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Free eBook William Albert Allard: Five Decades download

by William Kittredge,William Albert Allard

Free eBook William Albert Allard: Five Decades download ISBN: 1426206372
Author: William Kittredge,William Albert Allard
Publisher: Focal Point; 1st edition (October 12, 2010)
Language: English
Pages: 304
Category: Art and workmanship
Subcategory: Photography and Video
Size MP3: 1324 mb
Size FLAC: 1641 mb
Rating: 4.2
Format: txt doc docx mbr


Allard is one of my top five personal photographic heroes.

Allard is one of my top five personal photographic heroes. First has always been Ernst Haas, second Eliot Porter, and tying for third Allard, Cartier-Bresson, and, well, I have trouble deciding on this one. He has my vote for the best yist since W Eugene Smith. Allard came up in the 1960s and & when it was still possible for us of the Post-War Baby Boom Generation to find a handful of photographers to latch onto and follow through their careers. But there is no question about my top five, and Allard is one of them. 9 people found this helpful.

William Albert Allard (born in 1937) is an American documentary photographer. Allard was born in Minneapolis, Minnesota

William Albert Allard (born in 1937) is an American documentary photographer. Allard was born in Minneapolis, Minnesota. The son of a Swedish immigrant, he studied at the Minneapolis School of Fine Arts and the University of Minnesota with the hope of becoming a writer. Transferring to the University of Minnesota after only a year, he enrolled in the journalism program.

William Albert Allard: Five Decades: A Retrospective by. William Albert Allard, William Kittredge (Foreword). The Photographic Essay: William Albert Allard by. William Albert Allard, Russell Hart.

William Albert Allard. By William Albert Allard Foreword by William Kittredge. About William Albert Allard. This gorgeous gift book reveals nearly 50 years of photography by seasoned National Geographic photographer Bill Allard. Allard was a pioneer of color photography with a style that called for entering people’s homes and hearts; by winning their confidence he was able to capture off guard moments, and reveal the depth of human nature as never before seen in the pages of National Geographic.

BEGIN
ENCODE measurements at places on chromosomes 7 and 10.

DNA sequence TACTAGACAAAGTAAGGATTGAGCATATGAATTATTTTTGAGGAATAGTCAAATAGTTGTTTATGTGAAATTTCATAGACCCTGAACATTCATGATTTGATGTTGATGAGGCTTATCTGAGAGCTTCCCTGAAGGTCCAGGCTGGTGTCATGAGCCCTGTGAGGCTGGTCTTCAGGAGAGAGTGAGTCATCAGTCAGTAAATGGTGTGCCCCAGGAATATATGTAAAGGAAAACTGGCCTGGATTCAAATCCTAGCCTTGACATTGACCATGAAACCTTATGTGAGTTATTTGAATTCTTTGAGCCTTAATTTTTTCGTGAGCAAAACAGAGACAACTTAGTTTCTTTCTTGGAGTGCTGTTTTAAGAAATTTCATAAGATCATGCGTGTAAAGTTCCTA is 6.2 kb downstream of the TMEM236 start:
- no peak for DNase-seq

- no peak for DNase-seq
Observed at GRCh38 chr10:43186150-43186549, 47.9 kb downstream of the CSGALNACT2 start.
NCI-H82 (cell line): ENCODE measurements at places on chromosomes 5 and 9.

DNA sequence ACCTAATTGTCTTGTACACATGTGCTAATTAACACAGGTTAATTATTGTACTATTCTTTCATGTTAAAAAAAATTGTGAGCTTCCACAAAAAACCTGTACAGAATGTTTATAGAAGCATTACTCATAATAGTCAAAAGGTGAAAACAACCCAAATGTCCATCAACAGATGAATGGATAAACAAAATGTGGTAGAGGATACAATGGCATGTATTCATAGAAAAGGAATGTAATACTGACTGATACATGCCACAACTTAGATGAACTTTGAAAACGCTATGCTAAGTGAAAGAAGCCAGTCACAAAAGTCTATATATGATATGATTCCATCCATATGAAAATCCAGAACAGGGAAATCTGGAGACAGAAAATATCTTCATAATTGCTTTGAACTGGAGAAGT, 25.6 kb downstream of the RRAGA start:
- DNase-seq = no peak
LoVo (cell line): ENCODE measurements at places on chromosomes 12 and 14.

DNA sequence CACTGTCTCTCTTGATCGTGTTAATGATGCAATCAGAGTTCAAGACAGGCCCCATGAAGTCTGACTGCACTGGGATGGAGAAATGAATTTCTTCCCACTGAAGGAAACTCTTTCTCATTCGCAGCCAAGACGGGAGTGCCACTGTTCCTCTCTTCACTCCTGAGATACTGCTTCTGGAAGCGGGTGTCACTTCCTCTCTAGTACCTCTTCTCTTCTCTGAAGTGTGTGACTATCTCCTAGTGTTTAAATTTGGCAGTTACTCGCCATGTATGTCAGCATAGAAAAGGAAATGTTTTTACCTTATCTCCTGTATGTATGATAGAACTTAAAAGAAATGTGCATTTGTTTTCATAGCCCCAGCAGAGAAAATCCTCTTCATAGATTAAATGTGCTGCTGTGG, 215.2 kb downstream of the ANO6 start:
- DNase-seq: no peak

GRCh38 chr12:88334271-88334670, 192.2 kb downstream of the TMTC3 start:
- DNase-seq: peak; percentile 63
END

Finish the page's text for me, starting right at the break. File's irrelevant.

3 great 2010 photo books. 3. William Albert Allard: Five Decades. This retrospective, with a foreword by Allard’s friend William Kittredge, contains some of Allard’s most notable images, along with a set of essays by Allard that serve as a kind of photographic diary. Glancing through Allard’s mysterious and telling images on the page is already a pleasure, but to read the adjoining text documenting his experiences with the photo, subject, and situation heightens the viewer’s experience. ISBN: 1426206372; This gorgeous gift book reveals 50 years of photography by seasoned National Geographic photographer Bill Allard. Allard was a pioneer of color photography with a style that called for entering people's homes and hearts; by winning their confidence he was able to capture "off guard" moments, and reveal the depth of human nature as never before seen in the pages of National Geographic.

William Albert Allard, William Kittredge. This gorgeous gift book reveals 50 years of photography by "National Geographic" photographer Bill Allard. Allard's style called for entering people's homes and hearts; by winning their confidence he was able to capture off guard moments, and reveal the depth of human nature as never before seen in the pages of "National Geographic".